Michael Madsen opens up about son's suicide, claims he was shamed for seeking help

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A smiling man wearing a tuxedo, bowtie and dark sunglasses
Actor Michael Madsen is mourning the death of his 26-year-old son, Hudson. (Vianney Le Caer / Invision/Associated Press)

"Reservoir Dogs" and "Kill Bill" star Michael Madsen and his family are "incredibly overwhelmed with grief and sadness" over the death of his son Hudson Madsen, who was also filmmaker Quentin Tarantino's godson.

The 26-year-old Oahu resident died of a gunshot wound, according to the City and County of Honolulu Dept. of the Medical Examiner. Supervising investigator Charlotte Carter said Tuesday that Madsen's manner of death was listed as a suicide, citing his death certificate.

The department does not release death dates, Carter said, but noted that a full autopsy report would be available to the public in about four months.

An attorney for Madsen said Wednesday that the actor is doing well and is surrounded by his children while his wife is in Hawaii making arrangements.

A father and son wearing colorful baseball caps, one holding a lollipop
Michael Madsen, left, and son Hudson Madsen in Las Vegas in 2011. (David Becker / WireImage)

"I am in shock as my son, whom I just spoke with a few days ago, said he was happy - my last text from him was 'I love you dad,'" Madsen said in a statement to The Times.

"I didn’t see any signs of depression. It’s so tragic and sad. I’m just trying to make sense of everything and understand what happened," he continued.

He said Hudson had just completed his first tour in the U.S. Army, where he was a sergeant stationed in Hawaii, and that his marriage "was going strong." According to social media posts from Hudson and his wife, Carlie, he spent time in Afghanistan.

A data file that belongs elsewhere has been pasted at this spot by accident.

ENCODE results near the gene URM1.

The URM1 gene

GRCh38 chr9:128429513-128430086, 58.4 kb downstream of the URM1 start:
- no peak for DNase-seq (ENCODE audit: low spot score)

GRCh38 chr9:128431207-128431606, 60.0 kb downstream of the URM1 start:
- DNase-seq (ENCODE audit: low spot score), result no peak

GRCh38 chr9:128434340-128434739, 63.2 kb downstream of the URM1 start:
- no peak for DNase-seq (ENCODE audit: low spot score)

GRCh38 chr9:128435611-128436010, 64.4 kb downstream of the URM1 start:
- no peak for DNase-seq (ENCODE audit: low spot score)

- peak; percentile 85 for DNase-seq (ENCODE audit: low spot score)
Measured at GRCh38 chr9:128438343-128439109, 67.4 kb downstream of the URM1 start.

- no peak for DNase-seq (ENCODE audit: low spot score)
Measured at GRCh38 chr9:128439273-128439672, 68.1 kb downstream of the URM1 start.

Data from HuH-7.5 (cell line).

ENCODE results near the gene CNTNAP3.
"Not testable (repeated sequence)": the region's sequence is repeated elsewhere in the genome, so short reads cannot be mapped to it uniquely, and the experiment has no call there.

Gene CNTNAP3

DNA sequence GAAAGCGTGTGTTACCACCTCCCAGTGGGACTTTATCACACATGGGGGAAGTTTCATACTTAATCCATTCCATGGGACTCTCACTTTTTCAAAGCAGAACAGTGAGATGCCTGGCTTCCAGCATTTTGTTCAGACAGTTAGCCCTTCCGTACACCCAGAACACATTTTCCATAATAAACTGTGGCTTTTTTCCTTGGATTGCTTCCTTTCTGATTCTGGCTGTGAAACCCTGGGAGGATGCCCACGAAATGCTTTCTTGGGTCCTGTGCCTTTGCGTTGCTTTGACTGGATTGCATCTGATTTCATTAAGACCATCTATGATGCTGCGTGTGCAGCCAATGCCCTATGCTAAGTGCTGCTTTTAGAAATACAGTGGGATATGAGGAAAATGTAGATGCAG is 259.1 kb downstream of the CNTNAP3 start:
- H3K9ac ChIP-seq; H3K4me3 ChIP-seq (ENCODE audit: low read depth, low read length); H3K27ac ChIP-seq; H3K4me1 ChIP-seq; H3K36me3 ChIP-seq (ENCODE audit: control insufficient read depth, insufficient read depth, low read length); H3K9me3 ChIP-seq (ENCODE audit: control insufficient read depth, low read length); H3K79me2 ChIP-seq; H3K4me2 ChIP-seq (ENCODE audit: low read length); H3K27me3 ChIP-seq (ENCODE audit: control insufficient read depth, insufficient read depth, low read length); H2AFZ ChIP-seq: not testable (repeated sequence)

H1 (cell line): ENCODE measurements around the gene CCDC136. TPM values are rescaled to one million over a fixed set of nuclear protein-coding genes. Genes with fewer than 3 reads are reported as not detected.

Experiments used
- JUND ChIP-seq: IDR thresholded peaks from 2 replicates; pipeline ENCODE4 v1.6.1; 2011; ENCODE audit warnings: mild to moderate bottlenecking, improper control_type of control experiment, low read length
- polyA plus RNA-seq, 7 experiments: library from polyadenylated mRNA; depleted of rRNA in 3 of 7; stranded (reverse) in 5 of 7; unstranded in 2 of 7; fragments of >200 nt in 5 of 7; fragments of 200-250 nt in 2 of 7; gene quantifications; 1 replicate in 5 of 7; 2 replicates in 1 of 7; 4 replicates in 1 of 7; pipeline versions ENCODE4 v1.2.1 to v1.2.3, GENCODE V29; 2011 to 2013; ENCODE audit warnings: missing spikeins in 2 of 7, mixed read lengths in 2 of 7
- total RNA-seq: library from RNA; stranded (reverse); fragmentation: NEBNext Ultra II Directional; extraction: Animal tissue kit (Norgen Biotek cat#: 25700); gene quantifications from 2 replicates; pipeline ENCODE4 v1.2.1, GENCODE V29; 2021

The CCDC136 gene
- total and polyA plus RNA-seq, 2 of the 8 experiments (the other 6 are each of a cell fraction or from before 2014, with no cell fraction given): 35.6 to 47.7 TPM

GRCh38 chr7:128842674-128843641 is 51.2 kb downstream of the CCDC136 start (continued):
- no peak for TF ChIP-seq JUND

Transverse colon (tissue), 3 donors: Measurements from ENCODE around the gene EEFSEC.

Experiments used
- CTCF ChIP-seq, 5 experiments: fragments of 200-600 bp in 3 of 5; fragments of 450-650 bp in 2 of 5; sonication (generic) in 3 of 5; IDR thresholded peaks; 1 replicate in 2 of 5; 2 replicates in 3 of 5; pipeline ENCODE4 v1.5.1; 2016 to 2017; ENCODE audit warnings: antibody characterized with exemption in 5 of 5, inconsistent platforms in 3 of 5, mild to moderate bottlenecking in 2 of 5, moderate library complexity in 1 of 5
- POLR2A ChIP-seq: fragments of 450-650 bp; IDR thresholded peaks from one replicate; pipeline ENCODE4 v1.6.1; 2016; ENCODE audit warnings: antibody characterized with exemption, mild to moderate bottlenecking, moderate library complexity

"He had typical life challenges that people have with finances, but he wanted a family," Madsen said. "He was looking towards his future, so its [sic] mind blowing. I just can’t grasp what happened."

The actor, 64, said that he has asked for a full investigation by the military. He believes "that officers and rank and file were shaming" his son for needing therapy and that made him stop getting help for mental health issues that he had been keeping private.

"We are heartbroken and overwhelmed with grief and pain at the loss of Hudson," the Madsen family said Tuesday in a statement to Metro. "His memory and light will be remembered by all who knew and loved him. We ask for privacy and respect during this difficult time. Thank you."

Hudson Madsen is survived by his wife, his father, mother DeAnna and siblings Christian, Calvin, Max and Luke.

This story originally appeared in Los Angeles Times.

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